Wednesday, September 30, 2009

No Impact Week...

In an earlier post I mentioned a new documentary that is coming out called "No Impact Man." It turns out that our friends at the Huffington Post are encouraging its readers to take part of their "No Impact" Week. They're asking those that sign-up to lessen their carbon footprint for one week, they are offering a how-to guide, and lots of other useful information. Check it out here:

Heard about Huffington Post's No Impact Week starting October 18th? Interested in finding out more? What to get involved? Here's everything you need to know.

Monday, September 28, 2009

The Perfect Storm

So, being the dorky person that I am, even my social networking is full of newsworthy science, technology, and other exciting headlines. A colleague of mine posted this video of an amazing storm in Australia on facebook, and I thought I'd share it with you all. It is the perfect example of how spatially variable weather is, how clouds form by linking dust particles in the sky with water vapor, and just how awe-inspiring nature can be.

Note the height of the clouds, the color of the clouds, and the severity of the rain.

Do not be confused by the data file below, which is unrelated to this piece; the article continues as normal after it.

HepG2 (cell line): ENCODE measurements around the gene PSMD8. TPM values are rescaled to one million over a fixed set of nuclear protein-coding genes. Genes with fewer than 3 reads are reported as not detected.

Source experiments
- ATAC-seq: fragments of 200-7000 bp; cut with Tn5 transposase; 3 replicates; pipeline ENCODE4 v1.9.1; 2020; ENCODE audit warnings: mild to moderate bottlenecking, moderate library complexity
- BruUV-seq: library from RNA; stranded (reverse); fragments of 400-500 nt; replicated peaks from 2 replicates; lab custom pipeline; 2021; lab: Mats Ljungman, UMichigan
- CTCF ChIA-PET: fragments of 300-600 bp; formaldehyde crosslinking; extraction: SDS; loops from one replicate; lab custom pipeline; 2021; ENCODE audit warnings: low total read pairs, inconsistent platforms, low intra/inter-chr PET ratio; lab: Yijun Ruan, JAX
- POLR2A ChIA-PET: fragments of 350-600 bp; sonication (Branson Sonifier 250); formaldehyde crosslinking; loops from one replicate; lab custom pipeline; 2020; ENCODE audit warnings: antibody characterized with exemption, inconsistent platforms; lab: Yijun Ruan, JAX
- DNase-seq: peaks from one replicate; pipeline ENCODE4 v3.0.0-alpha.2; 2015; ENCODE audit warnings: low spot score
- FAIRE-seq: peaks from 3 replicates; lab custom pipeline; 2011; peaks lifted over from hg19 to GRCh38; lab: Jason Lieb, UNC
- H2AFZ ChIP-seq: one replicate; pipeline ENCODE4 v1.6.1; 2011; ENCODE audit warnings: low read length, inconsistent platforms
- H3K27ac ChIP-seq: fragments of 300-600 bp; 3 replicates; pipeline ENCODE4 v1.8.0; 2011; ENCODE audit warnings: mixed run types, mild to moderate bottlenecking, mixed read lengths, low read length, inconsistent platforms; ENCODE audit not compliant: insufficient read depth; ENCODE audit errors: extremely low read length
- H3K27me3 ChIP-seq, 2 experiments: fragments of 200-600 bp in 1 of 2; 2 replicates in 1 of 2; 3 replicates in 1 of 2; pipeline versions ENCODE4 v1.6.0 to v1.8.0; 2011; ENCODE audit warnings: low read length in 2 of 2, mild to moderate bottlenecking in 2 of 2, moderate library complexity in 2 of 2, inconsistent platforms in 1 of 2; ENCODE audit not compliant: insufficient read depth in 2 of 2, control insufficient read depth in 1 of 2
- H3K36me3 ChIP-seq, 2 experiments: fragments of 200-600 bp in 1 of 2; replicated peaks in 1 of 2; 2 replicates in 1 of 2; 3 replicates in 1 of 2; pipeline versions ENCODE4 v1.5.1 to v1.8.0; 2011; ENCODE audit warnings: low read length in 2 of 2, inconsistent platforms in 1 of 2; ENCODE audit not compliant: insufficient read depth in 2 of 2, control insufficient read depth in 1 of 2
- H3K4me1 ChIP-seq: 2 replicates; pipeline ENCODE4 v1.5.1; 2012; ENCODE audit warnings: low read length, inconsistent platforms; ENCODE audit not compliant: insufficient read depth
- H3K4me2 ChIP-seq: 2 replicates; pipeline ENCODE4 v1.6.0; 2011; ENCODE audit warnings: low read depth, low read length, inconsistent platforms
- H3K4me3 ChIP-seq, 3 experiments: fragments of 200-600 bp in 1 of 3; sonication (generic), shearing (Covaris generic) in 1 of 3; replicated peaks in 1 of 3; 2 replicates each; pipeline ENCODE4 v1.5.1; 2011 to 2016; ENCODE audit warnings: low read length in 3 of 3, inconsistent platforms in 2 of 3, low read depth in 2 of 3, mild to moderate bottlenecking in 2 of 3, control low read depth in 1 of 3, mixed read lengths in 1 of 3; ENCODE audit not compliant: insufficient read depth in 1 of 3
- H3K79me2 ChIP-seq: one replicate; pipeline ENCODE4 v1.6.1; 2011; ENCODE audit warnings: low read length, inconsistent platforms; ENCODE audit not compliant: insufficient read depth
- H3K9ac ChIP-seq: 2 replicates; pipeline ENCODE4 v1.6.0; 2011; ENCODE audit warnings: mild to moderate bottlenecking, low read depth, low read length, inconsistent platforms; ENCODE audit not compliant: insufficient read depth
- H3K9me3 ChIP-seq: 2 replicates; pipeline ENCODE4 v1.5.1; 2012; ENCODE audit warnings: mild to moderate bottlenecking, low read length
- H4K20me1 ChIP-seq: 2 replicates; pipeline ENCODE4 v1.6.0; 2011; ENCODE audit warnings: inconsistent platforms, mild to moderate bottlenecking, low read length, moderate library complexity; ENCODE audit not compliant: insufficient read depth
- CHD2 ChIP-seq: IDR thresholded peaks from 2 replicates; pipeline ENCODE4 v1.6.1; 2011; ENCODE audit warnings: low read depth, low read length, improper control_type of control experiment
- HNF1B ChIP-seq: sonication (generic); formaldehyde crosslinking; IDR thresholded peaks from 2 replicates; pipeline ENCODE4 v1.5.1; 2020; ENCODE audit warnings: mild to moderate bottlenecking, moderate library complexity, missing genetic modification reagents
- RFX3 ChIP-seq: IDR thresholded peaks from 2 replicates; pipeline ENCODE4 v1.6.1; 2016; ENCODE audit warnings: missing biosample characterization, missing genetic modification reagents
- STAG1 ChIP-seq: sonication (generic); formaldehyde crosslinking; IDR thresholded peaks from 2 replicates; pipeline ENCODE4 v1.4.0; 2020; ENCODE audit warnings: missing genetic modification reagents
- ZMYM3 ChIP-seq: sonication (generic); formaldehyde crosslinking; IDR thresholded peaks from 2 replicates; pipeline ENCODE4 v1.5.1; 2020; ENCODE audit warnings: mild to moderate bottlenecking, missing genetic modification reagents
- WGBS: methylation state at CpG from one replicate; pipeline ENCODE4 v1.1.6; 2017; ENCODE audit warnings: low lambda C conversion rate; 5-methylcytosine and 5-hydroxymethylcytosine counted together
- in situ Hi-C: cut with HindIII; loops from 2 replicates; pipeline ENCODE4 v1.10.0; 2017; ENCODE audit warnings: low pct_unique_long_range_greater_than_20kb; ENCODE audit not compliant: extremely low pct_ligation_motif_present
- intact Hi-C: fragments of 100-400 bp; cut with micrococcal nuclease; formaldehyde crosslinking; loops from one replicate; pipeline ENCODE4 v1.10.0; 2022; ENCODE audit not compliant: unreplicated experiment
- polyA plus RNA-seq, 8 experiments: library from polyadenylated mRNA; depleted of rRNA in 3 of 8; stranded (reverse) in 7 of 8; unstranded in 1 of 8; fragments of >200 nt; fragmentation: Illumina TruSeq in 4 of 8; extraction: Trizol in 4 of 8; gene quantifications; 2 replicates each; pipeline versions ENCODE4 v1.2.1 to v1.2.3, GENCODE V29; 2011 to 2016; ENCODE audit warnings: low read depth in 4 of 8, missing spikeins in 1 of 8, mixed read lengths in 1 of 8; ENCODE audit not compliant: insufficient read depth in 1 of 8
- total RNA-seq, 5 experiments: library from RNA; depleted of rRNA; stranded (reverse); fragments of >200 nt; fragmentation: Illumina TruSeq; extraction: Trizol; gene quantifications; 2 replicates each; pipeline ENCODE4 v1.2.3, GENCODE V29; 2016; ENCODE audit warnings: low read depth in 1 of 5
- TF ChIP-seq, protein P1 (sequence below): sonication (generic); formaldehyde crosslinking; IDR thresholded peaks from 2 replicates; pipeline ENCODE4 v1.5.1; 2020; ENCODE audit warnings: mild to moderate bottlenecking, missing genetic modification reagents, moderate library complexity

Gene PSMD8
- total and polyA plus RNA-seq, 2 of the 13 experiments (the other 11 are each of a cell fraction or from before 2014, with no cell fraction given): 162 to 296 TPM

Check out the video!

Friday, September 25, 2009

Could You?

So, do you think you could do what this family did? How about for just a week? Let us know in the comments section.

Wednesday, September 23, 2009

Determined to Act!

NPR just posted a nice article outlining the US position on climate change action from Obama's address at the UN Summit. A quote I really enjoyed was this:

"All of us will face doubts and difficulties in our own capitals as we try to reach a lasting solution to the climate challenge," he said. "But difficulty is no excuse for complacency." President Obama

Difficulty is no excuse for complacency. What can you do today, in your busy, hectic, already difficult day, to make a small change? Turn that light off while watching prime time? Indulge in a whopping salad for dinner instead of steak? Let's remember not to get complacent.

Tuesday, September 22, 2009

Happening Now...

NPR is live streaming President Obamas address at the United Nations on the subject of Climate Change.

Watch here: